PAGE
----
A smear campaign against the National Education Association reveals the state of modern-day agit-prop, in which conservative groups feel free to spread ugly slanders, and an increasingly indolent mainstream press corps barely raise a finger to challenge ugly attacks.
The smear began on August 19, with a front-page article in the Washington Times by that paper’s Ellen Sorokin. According to Sorokin, the NEA would soon post a website containing lesson plans about September 11 that would advise teachers to “take a decidedly blame-America approach;” she singled out a quote advising teachers to avoid “suggesting that any group was responsible” for the September 11 attacks. She quoted critics who charged that the NEA lessons “can be seen as an affront to Western civilization,” and that they “defend all other cultures except Western civilization.”
When the NEA site went on-line the next day, it became clear that all of the specific quotations Sorokin cited to make her case had been drawn from a single essay, to which the NEA website provided a single obscure link. (Unmentioned by the Times were far more prominent links to speeches by George W. Bush, the CIA, the Department of Homeland Security, etc.) The essay cited in the article had originally come from the National Association of School Psychologists, and it made its message perfectly clear: "Explain that all Arab-Americans are not guilty by association or racial membership." Few would disagree with that notion, but conservative were already claiming that the NEA was telling teachers not to blame Al Qaeda for last year’s attacks.
"The liberal hold on our education system amounts to a kind of moral disarmament of the nation," asserted Mona Charen (Baltimore Sun, 9/2/02). George Will (Washington Post, 8/25/02) declared the NEA and its ilk "a national menace." "The folly of the NEA is staggering," pronounced U.S. News & World Report's John Leo (9/9/02).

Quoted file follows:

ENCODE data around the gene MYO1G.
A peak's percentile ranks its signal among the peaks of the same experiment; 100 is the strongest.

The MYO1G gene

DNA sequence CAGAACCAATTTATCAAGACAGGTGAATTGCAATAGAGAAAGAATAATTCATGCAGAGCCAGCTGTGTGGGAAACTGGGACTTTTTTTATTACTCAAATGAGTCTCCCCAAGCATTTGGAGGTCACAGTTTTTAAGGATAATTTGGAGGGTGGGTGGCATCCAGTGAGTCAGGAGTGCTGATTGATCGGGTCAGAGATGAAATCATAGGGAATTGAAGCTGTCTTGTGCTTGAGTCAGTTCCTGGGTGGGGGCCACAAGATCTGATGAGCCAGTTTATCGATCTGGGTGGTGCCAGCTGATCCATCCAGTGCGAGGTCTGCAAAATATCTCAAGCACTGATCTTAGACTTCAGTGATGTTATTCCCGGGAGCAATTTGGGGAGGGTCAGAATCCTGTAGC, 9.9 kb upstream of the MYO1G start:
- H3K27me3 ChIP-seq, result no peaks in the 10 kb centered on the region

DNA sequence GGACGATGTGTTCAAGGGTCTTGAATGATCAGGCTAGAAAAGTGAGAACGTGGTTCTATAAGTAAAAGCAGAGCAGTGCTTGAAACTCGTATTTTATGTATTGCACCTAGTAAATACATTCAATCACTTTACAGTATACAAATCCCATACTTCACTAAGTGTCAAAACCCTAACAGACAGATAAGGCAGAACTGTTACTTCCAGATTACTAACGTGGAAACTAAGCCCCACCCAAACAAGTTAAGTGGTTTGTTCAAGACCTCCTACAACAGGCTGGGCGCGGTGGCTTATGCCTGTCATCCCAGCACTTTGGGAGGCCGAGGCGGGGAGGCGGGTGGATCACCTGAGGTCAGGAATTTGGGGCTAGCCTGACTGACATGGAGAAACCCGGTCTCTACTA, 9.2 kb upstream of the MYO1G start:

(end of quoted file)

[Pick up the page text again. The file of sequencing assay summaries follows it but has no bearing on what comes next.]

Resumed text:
In a rational world, Sorokin’s charges would have been quickly shot down--but we live in a world increasingly driven by conservative propaganda. Instantly, her distortions spread through the world of talk radio and cable “news” networks. And the Washington Times kept the pressure on; as the week progressed, Sorokin wrote two follow-up, page-one articles (8/20/02, 8/24/02). Each promoted the absurd idea that the NEA was a shill for Al Qaeda.
These ugly attacks on the NEA have continued to the present day, even in a series of brainless cartoons in the comic strip "Mallard Fillmore." But what was most striking about this campaign? The craven refusal of mainstream pundits to challenge these foolish attacks.
It certainly wasn’t hard to see through Sorokin’s charges. Indeed, on the evening of her first attack, Robert Kuttner of American Prospect guested on Fox’s O’Reilly Factor. Kuttner laid it right on the line. “I would say the column in the Times is about the most dishonest piece of journalism I’ve read in years,” he said. Kuttner described in detail what was wrong with Sorokin’s charges. “This is just a completely trumped-up hoax of a charge,” he said.
But Kuttner was one of the few major pundits to challenge the burgeoning smear job. (Libertarian Cathy Young, writing in the Boston Globe--9/2/02--was another exception, as was New York Times education reporter Richard Rothstein--9/4/02.) Although the attacks on the NEA were widely repeated in conservative channels, few mainstream pundits made any attempt to clear up the obvious facts.
Increasingly, citizens of the center and left live in a world of conservative agit-prop. It’s easy to blame the familiar targets for the smear jobs which come from the right. In this case, for example, the Washington Times presented charges that are simply impossible to square with the facts.
But moderates and progressive need to be clear about why these campaigns are so successful. In this case--as in many others--the silence of our mainstream lambs allowed the Times’ slanders to spread. E. J. Dionne? Al Hunt? Michael Kinsley? All of them took a pass on this sliming. Nor did media reporter Howard Kurtz discuss the smear campaign--either in his Washington Post column or on CNN's Reliable Sources.
Increasingly, the men and women of our mainstream press corps refuse to take part in our actual discourse. An ugly campaign slimed the NEA. Mainstream pundits? Mark them “absent.”